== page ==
The Rest Of The Peninsular

Penang or ‘The Pearl of the Orient’ served as a major trading hub between the East and the West. Its capital Georgetown doesn’t quite know what it wants to be, with a mishmash of Hindu/Chinese temples, British Churches and Arabian Mosques. Today Penang is a major hub for the young gap year travellers heading off into Thailand to party hard and get robbed. On our first night in Penang, we were approached by a lost young chap who was obviously tripping something rotten and looking a little worse for wear. We attempted to help him pull himself together for a moment but this was all in vain, he just kept blurting out singular words such as ‘Army, port, butterworth’. Unless this lad had eaten a full packet of Rowntrees Randoms, I suspect he’d been listening to Lucy in the Sky with Diamonds…

Sri Mahamariamman temple in Penang’s ‘Little India’

Driving a motorbike on the highways of Penang wasn’t as fun as driving on deserted coastal roads elsewhere, but served its purpose and got us to the snake temple. The temple was built in circa 1850 in memory of Buddhist monk Chor Soo Kong, a spiritual healer who was believed to have given shelter to the snakes in the jungles. Snakes started appearing at the temple shortly after its completion and the burning incense inside is said to render the vipers harmless. The doped up vipers can be found literally hanging around on most of the murals, picture frames and shrines inside the temple…


Melaka was founded by Hindu prince Paremeswara from Sumatra in the 14th century. Since then it was involved in a massive game of pass the parcel and has been in the hands of the Chinese, Portuguese, Dutch and British. The splendid town is mainly crowded with domestic tourists, but it was a nice to spend a few days trying out the amazing food. Pak Putra Pakistani restaurant, cook their meat in the tandoor oven on the street and served up the best meals I’d had in Malaysia, albeit with typical Asian service…


From the Tandoor

The first time I came to Singapore I was impressed with its organisation and cleanliness, I thought it was like the city from Demolition man! Fast forward six years and the city seems to have lost its futuristic charm, shame.
The Raffles hotel is the oldest lodgings in the city, the old school courtyards resemble that of a English country garden. I’m surprised they let me in sporting a filthy pair of tea stained shorts and the t-shirt I bought from a porter at Dumeguete pier, but they did. The bar inside is where the world famous Singapore Sling was created by Hainanese bartender, and for £16 only, you can try one all to yourself!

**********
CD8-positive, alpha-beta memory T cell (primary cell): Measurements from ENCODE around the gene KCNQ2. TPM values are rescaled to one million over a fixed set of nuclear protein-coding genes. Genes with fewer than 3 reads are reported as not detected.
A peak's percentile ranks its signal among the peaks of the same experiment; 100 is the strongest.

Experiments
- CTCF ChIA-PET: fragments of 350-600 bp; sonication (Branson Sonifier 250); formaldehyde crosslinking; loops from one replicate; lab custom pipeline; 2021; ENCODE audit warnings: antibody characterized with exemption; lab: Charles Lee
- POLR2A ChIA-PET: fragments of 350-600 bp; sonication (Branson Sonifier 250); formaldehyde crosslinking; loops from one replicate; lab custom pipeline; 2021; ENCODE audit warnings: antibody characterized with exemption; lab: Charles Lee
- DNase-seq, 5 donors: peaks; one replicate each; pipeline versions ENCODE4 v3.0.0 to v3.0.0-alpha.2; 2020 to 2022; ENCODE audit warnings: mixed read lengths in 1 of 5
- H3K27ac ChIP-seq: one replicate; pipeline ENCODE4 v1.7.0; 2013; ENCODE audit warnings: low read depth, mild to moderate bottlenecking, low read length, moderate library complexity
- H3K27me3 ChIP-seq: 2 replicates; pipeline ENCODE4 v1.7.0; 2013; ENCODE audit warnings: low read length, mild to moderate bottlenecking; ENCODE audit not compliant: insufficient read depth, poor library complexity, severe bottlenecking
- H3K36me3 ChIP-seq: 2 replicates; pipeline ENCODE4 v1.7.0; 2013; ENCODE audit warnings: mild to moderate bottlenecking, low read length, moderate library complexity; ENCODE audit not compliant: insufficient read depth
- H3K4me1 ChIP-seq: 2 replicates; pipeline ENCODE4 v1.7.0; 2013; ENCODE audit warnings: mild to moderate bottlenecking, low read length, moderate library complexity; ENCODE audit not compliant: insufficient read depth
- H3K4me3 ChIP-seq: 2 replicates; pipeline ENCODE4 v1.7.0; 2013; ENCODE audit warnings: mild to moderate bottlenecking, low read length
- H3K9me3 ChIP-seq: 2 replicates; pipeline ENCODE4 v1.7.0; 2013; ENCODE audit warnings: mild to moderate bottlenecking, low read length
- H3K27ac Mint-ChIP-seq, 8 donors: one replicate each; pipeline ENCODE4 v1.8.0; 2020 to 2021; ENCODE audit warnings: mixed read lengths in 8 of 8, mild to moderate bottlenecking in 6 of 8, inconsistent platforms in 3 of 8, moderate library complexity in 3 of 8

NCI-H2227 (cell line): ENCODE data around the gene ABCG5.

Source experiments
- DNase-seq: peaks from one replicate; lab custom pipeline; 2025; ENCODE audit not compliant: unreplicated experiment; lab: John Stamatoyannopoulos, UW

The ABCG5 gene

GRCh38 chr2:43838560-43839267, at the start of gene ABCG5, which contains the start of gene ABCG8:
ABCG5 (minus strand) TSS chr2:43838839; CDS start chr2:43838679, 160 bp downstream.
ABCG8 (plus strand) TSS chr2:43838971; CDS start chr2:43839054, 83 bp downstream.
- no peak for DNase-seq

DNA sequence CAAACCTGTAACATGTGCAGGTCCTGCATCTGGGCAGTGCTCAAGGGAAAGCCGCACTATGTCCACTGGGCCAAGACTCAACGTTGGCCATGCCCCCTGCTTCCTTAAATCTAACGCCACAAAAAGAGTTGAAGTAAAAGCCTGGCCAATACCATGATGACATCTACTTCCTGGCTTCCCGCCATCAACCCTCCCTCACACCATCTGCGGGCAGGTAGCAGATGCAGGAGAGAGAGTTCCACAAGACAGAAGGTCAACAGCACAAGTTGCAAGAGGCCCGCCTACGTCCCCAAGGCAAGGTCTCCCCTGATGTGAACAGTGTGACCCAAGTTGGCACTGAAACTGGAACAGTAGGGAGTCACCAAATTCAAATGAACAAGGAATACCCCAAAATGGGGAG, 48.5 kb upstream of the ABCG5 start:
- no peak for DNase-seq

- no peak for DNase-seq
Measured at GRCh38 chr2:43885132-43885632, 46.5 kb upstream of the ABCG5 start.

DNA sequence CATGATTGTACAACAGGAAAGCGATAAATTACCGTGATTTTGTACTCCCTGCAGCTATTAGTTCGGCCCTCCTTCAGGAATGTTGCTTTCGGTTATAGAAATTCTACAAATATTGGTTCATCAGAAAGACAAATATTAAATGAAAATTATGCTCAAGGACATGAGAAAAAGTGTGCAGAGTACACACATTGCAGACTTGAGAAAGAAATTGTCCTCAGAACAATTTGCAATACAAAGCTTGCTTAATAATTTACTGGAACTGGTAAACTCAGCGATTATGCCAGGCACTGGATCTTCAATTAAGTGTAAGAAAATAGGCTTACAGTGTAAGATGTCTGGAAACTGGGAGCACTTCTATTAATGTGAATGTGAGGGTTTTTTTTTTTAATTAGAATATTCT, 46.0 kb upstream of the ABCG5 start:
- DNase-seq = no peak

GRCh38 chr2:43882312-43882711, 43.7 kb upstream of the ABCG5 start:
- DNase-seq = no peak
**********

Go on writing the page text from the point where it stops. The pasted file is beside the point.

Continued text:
We took a long walk through the city, through yet another Little India, into yet another Sri Mahamariamman temple and eventually back to marina bay for some token skyline photos. The Helix Bridge next Singapore’s Marina Bay Sands resort is considered an engineering masterpiece and was designed to represent a DNA double helix.

A Hindu wearing traditional ceromonial clothes inside the temple

Marina Bay – The Helix, Marina Sands and the Science Museum

Not only was our day in Singapore Good Friday, it was also my birthday! So we decided to celebrate it by going to the world’s largest aquarium on Sentosa island, bad idea. On this day, it was more like the world’s largest queue, with a giant fish bowl attached. First you had to queue for a ticket, then get in another queue to enter the building, then queue again to get into the aquarium, it took a total of two hours to get in but the waiting time had doubled by mid afternoon, ridiculous! It seems queuing is one of the only British traditions that is yet to die out in Singapore. Inside the aquarium can be described as a riot of exited children. We spent less than an hour in the crèche, I mean aquarium, as I thought my head might explode. I thought the aquarium was ok, but not a touch on scuba diving and being up close to the marine life. So another valuable lesson learned from visiting a major tourist attraction on a public holiday, don’t do it…





Believe it of not it was this man’s 28th birthday when he joined the queue

There was one thing that put a smile on my little birthday face though, after seeing a record amount of Manchester United shirts on the Malay peninsular, it was nice to see at least one person had the right idea!


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